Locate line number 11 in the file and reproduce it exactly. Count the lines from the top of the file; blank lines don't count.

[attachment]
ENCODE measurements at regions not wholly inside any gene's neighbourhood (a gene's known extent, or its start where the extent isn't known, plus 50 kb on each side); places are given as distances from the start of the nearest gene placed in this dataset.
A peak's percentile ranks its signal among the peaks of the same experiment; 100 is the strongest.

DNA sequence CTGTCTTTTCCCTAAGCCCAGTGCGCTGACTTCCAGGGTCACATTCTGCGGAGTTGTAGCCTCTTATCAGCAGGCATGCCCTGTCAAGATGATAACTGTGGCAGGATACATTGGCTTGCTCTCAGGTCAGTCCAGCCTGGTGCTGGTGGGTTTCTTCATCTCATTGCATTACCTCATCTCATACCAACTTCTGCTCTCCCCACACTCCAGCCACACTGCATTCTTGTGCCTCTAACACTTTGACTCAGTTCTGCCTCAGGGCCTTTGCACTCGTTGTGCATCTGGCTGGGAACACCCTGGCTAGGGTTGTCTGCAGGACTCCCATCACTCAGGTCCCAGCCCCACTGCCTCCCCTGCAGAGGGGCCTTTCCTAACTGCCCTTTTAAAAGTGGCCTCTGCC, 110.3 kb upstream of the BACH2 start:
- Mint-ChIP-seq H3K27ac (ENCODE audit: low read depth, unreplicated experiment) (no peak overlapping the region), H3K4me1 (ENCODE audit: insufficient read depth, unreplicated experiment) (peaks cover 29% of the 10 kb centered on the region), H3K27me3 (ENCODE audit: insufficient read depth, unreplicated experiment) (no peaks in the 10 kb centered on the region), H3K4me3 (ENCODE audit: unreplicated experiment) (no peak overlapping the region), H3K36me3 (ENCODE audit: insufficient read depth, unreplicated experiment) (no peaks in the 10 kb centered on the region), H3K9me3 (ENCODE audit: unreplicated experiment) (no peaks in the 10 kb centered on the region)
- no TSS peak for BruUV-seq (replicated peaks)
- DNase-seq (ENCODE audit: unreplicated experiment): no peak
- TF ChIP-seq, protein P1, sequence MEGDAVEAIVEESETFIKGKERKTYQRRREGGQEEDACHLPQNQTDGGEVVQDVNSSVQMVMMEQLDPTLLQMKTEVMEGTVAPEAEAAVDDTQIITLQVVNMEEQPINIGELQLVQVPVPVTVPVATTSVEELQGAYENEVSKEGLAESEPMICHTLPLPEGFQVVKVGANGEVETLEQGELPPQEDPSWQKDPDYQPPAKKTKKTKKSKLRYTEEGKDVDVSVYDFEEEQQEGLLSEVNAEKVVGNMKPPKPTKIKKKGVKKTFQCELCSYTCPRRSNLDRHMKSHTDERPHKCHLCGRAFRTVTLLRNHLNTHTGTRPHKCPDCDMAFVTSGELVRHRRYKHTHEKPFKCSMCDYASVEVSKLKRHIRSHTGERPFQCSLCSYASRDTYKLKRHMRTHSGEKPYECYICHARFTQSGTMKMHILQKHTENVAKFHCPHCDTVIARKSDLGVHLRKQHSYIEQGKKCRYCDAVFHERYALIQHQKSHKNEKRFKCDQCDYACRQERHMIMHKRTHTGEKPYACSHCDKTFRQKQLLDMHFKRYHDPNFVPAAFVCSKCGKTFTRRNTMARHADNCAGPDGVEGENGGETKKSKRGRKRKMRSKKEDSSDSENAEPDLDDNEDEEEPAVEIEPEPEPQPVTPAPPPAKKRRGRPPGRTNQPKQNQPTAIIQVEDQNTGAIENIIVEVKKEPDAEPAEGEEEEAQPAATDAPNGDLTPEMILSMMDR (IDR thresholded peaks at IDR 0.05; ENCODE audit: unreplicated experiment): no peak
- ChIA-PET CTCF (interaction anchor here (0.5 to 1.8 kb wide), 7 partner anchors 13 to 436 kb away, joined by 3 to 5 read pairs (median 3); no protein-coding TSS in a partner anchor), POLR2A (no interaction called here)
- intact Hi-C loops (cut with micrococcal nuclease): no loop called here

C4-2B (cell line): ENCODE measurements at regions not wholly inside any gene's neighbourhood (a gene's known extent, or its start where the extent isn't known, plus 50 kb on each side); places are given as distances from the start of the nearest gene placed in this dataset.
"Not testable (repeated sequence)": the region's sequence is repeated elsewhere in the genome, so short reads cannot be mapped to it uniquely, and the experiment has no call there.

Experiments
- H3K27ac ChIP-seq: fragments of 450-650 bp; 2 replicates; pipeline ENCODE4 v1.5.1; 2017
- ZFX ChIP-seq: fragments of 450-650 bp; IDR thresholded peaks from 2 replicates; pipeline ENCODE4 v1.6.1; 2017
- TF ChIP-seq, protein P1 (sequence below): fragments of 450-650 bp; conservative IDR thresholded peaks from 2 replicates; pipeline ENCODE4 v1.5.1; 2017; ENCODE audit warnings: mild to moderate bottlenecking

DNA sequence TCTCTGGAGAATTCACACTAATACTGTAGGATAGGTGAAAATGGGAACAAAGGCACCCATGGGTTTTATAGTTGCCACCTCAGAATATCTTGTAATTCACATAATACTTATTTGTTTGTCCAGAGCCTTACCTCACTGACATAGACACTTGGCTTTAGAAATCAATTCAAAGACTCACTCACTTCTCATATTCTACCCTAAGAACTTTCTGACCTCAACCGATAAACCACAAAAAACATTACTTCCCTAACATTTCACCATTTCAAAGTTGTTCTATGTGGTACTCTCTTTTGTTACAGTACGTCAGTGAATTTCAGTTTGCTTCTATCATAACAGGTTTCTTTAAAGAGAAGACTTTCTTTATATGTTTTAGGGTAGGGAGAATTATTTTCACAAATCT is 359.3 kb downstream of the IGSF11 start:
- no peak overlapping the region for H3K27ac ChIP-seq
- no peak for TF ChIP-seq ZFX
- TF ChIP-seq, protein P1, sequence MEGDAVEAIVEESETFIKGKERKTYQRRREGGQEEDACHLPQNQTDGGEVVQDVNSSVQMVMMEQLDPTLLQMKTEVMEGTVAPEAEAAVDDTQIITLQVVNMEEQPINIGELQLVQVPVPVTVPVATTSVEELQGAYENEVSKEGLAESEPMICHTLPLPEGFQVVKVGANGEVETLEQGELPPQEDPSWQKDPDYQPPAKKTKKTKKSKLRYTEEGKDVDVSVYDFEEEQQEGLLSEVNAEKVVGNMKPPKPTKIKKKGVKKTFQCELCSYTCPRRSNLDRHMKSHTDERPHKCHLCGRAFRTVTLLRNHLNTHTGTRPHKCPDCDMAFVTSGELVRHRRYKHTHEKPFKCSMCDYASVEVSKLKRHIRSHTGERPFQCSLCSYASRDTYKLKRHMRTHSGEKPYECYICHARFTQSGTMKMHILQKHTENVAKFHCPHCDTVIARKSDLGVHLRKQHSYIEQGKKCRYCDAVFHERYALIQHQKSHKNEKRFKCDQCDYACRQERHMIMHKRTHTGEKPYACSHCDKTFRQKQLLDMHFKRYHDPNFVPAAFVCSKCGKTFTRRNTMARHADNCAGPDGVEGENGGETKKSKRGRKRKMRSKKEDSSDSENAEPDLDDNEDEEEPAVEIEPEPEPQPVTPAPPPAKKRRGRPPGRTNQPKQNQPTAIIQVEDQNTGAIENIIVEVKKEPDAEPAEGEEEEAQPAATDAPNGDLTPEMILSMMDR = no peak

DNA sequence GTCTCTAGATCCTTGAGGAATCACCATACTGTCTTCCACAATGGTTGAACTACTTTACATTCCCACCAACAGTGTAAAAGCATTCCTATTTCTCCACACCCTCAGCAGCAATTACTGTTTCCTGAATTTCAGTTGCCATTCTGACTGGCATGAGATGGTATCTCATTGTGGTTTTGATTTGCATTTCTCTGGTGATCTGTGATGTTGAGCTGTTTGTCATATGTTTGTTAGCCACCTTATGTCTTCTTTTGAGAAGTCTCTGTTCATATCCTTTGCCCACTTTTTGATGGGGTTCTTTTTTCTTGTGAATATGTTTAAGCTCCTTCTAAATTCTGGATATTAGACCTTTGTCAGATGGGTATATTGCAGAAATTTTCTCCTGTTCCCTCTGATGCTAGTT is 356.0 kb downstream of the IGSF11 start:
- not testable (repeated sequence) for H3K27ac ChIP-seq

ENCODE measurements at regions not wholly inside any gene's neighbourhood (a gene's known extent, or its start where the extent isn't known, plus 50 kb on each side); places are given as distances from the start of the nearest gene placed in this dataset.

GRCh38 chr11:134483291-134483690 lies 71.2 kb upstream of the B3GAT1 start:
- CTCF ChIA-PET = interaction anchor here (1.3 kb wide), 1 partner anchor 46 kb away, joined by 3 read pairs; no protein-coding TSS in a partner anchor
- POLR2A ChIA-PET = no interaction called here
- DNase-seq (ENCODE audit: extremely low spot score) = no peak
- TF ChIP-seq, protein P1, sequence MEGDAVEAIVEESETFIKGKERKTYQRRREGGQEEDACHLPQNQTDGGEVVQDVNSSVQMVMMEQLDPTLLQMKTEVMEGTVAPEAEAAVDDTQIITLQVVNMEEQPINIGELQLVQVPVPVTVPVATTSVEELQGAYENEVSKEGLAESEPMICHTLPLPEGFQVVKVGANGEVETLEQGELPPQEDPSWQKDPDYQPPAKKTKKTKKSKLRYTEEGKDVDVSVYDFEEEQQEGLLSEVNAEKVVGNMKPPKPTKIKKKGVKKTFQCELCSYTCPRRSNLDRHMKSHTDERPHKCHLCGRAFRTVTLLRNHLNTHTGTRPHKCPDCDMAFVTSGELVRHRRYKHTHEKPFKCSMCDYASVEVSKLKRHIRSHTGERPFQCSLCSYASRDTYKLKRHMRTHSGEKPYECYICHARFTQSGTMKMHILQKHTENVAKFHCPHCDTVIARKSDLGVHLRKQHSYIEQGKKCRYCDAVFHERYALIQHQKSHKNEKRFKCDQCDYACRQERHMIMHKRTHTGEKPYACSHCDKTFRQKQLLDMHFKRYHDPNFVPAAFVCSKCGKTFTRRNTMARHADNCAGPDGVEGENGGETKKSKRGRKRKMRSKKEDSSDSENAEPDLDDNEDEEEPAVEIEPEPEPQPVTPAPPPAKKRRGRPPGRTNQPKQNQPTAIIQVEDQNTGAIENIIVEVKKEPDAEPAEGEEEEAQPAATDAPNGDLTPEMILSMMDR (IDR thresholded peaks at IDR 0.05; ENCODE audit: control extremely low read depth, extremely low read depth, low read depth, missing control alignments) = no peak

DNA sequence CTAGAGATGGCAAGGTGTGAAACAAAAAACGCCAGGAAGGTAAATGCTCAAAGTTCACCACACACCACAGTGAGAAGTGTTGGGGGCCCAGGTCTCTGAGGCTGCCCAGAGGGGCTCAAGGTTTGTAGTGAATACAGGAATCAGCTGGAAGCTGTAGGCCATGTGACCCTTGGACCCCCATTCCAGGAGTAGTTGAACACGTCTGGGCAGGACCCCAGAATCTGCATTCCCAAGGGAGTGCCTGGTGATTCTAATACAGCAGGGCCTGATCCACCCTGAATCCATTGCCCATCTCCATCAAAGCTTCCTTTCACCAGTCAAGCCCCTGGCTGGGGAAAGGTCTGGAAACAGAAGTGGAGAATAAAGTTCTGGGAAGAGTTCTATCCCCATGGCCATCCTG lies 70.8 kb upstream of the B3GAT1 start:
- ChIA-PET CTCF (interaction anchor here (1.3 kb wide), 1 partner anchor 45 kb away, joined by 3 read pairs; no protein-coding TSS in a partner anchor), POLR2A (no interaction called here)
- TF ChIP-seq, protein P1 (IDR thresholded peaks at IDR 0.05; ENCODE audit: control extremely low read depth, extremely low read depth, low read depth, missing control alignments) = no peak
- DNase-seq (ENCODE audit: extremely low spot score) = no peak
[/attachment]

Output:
"Not testable (repeated sequence)": the region's sequence is repeated elsewhere in the genome, so short reads cannot be mapped to it uniquely, and the experiment has no call there.